New South Wales is home to people from many cultures that are diverse in religion, race, language, and ethnicity. The attitudes, beliefs and practices within different cultures can often make it difficult for people to adjust to living in a new country. Furthermore, the age people are on arrival, the cultural distance between their place of origin and the new country and employment opportunities are some of the main factors that influence the successful settlement of people who migrate to Australia. Many studies have shown that there is a strong link between the level of cultural adjustment and an immigrant’s state of mental health.
Research shows that people who migrate to a new country are more likely to experience isolation, frustration, pain, and anxiety. The culture shock in adjusting to a society with different social structures, values, expectations, political systems, beliefs and practices can be challenging in itself. Some people may have experienced torture and trauma in their country of origin. On top of this, the stresses of organising housing, health care, schooling and other services for new migrants and their families can take its toll on mental wellbeing. Limited English language skills can also be a barrier to finding services.
Unemployment or lack of suitable job opportunities can affect an individual’s place in the community. As an example, an immigrant being employed in a well-respected position in their origin country may find that after migrating to Austraila their qualifications are not recognised here. More often than not, having their qualifications recognised requires a large amount of money, something which many migrants do not have. Additionally, the lack of support networks of family and friends, or living in rural, remote Australia may increase the isolation felt by immigrants. These stresses can eventually lead to poor mental health. Immigrants are under-represented in data which shows mental health service usage. This could be due to a number of reasons such as stigma and shame associated with mental illness, limited access to mental healthcare, the quality of care received, limited knowledge of services, communication difficulties, confidentiality concerns, lack of trust in service providers, service limitations and discrimination.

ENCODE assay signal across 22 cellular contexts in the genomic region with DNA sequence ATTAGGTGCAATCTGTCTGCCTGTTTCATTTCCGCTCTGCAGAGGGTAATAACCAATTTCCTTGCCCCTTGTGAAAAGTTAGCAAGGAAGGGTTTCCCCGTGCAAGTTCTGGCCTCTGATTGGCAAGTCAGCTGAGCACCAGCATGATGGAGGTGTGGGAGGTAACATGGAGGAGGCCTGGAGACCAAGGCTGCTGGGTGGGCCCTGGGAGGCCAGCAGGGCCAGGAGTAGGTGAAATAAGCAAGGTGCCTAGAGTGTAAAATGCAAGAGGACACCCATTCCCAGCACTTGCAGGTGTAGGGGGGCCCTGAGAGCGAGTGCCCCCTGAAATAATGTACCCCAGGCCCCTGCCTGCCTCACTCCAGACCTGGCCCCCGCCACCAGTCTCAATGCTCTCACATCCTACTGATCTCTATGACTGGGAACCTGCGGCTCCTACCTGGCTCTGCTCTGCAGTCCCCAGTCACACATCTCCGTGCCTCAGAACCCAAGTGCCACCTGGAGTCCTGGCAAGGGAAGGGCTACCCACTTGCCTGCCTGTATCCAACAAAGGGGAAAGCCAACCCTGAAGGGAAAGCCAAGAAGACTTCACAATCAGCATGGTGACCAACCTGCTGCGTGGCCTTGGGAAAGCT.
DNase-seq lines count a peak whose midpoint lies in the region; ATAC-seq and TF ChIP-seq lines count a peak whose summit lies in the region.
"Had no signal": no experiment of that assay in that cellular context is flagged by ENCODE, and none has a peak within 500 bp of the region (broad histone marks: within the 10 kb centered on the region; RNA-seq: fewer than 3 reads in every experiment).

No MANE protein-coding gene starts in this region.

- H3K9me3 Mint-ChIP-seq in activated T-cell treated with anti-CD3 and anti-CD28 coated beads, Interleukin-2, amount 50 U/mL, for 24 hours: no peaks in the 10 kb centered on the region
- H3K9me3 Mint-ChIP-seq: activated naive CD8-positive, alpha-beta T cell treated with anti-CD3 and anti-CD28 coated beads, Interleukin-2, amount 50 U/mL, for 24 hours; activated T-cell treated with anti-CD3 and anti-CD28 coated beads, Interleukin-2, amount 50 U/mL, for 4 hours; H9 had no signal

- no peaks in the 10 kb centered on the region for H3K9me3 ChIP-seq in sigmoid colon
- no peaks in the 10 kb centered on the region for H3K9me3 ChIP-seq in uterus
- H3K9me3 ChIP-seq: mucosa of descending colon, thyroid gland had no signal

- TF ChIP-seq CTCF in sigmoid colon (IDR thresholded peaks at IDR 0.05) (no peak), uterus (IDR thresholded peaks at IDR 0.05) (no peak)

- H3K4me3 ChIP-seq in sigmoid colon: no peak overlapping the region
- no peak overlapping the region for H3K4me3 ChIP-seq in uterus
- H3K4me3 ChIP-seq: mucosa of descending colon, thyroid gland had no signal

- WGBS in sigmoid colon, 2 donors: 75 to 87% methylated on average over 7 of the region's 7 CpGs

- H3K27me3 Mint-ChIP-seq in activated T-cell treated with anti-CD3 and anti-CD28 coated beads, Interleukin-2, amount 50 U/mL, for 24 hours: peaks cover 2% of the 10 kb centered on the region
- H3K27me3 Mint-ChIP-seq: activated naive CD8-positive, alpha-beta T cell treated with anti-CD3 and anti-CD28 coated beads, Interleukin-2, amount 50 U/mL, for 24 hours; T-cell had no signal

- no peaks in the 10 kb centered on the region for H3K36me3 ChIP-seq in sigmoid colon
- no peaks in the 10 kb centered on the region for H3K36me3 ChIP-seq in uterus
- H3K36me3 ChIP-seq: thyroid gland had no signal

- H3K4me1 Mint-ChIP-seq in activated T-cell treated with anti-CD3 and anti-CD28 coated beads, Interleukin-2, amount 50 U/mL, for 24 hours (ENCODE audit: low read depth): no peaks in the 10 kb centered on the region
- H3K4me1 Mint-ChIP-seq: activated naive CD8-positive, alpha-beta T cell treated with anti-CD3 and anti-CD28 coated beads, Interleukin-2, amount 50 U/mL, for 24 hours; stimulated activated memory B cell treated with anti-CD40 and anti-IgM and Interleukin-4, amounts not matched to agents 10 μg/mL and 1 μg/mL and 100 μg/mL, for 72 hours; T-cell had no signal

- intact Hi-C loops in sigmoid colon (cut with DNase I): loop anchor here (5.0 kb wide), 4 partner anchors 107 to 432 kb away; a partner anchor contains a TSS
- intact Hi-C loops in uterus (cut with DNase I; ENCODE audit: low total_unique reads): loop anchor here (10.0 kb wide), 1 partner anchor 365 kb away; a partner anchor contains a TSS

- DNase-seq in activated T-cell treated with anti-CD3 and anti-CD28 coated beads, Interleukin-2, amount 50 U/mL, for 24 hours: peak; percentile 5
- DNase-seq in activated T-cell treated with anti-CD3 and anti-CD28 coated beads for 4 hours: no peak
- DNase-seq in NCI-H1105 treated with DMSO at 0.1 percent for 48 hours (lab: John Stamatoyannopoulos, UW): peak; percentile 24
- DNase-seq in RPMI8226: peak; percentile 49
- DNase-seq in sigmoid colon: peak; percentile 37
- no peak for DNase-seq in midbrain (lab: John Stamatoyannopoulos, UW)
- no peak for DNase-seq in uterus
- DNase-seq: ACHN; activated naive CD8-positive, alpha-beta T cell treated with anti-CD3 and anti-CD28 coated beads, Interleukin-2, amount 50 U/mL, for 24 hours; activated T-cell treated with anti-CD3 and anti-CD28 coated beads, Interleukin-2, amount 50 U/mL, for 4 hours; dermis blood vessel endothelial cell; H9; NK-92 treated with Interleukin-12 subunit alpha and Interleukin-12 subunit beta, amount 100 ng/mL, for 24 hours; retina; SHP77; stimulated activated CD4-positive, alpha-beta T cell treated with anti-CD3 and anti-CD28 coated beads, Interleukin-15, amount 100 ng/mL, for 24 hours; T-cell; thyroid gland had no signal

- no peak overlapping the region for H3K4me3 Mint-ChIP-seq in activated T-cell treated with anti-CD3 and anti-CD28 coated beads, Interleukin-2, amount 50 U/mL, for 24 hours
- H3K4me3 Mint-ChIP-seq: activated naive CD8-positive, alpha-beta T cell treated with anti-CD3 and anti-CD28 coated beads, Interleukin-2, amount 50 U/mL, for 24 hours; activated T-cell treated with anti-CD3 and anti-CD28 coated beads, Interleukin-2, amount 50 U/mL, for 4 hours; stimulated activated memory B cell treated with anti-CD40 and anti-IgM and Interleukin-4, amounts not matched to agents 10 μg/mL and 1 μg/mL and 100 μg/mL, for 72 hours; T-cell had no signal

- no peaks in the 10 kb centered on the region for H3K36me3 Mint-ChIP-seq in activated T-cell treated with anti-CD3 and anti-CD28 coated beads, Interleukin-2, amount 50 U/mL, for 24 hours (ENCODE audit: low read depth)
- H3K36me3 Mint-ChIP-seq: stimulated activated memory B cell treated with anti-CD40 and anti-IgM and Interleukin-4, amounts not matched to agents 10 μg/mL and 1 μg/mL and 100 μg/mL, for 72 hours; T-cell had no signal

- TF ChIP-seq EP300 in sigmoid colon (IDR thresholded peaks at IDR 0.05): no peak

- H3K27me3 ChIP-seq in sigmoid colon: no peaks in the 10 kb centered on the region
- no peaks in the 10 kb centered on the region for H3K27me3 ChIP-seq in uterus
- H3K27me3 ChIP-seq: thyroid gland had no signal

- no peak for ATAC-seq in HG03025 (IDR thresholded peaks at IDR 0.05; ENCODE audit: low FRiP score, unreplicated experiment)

The following report presents a range of data for the most common Culturally and Linguisitcially Diverse (CALD) communities living in NSW. Although this data highlights the diversity of our multicultural community it also points to some of the issues many people face when adjusting to a different culture and where English is their second language.